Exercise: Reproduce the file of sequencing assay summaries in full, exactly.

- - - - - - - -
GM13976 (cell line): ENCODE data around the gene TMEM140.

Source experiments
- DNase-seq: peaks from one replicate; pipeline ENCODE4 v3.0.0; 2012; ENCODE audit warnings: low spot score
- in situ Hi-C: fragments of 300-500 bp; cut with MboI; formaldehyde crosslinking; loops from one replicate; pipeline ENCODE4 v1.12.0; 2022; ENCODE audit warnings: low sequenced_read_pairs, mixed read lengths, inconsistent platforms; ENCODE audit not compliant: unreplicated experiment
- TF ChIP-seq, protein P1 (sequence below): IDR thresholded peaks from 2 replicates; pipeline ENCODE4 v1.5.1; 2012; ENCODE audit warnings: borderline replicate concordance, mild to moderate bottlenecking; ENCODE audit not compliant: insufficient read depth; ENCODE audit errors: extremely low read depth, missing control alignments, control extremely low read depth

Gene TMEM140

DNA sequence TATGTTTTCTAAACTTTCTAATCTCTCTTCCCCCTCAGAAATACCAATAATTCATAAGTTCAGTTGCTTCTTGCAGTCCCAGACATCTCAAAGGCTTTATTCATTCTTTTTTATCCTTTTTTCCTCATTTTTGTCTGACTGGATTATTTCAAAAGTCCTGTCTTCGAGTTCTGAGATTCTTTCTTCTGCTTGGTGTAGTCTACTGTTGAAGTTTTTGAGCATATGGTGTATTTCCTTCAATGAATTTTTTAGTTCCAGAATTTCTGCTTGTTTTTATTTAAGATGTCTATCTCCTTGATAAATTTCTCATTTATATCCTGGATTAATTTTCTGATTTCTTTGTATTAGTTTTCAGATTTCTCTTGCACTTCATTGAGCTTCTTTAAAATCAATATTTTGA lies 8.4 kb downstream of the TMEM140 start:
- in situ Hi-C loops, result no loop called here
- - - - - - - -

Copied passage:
GM13976 (cell line): ENCODE data around the gene TMEM140.

Source experiments
- DNase-seq: peaks from one replicate; pipeline ENCODE4 v3.0.0; 2012; ENCODE audit warnings: low spot score
- in situ Hi-C: fragments of 300-500 bp; cut with MboI; formaldehyde crosslinking; loops from one replicate; pipeline ENCODE4 v1.12.0; 2022; ENCODE audit warnings: low sequenced_read_pairs, mixed read lengths, inconsistent platforms; ENCODE audit not compliant: unreplicated experiment
- TF ChIP-seq, protein P1 (sequence below): IDR thresholded peaks from 2 replicates; pipeline ENCODE4 v1.5.1; 2012; ENCODE audit warnings: borderline replicate concordance, mild to moderate bottlenecking; ENCODE audit not compliant: insufficient read depth; ENCODE audit errors: extremely low read depth, missing control alignments, control extremely low read depth

Gene TMEM140

DNA sequence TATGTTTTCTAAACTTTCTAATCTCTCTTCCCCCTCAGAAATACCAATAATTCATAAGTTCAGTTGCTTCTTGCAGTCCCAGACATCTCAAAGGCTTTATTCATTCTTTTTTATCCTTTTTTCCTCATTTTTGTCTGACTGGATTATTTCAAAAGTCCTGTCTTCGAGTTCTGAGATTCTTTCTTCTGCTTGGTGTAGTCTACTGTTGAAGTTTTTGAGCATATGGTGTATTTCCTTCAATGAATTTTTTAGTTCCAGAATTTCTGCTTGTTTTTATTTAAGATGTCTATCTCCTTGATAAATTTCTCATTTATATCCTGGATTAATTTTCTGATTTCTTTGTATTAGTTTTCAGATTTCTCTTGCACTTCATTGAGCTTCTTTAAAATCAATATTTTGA lies 8.4 kb downstream of the TMEM140 start:
- in situ Hi-C loops, result no loop called here